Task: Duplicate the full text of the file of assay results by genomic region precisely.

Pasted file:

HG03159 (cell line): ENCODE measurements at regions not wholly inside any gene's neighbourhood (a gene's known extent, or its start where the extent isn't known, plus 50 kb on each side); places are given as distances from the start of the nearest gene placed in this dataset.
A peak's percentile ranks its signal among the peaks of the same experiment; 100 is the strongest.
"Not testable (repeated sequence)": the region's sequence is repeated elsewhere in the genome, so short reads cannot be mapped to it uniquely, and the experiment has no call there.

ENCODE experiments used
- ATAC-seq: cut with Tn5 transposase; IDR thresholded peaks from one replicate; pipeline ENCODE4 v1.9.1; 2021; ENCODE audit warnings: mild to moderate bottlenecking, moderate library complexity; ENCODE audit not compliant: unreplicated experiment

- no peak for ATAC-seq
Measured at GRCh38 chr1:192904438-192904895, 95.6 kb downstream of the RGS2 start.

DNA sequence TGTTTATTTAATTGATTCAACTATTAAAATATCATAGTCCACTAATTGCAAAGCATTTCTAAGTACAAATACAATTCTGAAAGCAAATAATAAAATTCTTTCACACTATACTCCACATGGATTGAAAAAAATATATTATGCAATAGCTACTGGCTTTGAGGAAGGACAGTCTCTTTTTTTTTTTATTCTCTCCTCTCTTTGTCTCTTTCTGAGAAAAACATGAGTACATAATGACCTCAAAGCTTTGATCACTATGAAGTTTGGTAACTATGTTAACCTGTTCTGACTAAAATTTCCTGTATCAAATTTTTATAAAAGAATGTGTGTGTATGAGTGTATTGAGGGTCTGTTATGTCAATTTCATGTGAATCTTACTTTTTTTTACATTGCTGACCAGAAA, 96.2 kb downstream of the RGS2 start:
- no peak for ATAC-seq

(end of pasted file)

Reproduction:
HG03159 (cell line): ENCODE measurements at regions not wholly inside any gene's neighbourhood (a gene's known extent, or its start where the extent isn't known, plus 50 kb on each side); places are given as distances from the start of the nearest gene placed in this dataset.
A peak's percentile ranks its signal among the peaks of the same experiment; 100 is the strongest.
"Not testable (repeated sequence)": the region's sequence is repeated elsewhere in the genome, so short reads cannot be mapped to it uniquely, and the experiment has no call there.

ENCODE experiments used
- ATAC-seq: cut with Tn5 transposase; IDR thresholded peaks from one replicate; pipeline ENCODE4 v1.9.1; 2021; ENCODE audit warnings: mild to moderate bottlenecking, moderate library complexity; ENCODE audit not compliant: unreplicated experiment

- no peak for ATAC-seq
Measured at GRCh38 chr1:192904438-192904895, 95.6 kb downstream of the RGS2 start.

DNA sequence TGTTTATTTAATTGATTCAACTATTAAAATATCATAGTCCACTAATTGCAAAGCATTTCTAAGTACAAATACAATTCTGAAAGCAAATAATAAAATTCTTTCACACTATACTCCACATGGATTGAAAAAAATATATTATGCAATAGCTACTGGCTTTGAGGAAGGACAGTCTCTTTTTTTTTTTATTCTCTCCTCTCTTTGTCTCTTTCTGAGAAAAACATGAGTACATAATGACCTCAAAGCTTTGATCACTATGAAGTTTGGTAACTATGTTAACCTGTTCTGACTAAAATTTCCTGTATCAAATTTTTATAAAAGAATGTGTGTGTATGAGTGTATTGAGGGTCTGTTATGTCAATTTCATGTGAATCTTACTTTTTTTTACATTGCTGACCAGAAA, 96.2 kb downstream of the RGS2 start:
- no peak for ATAC-seq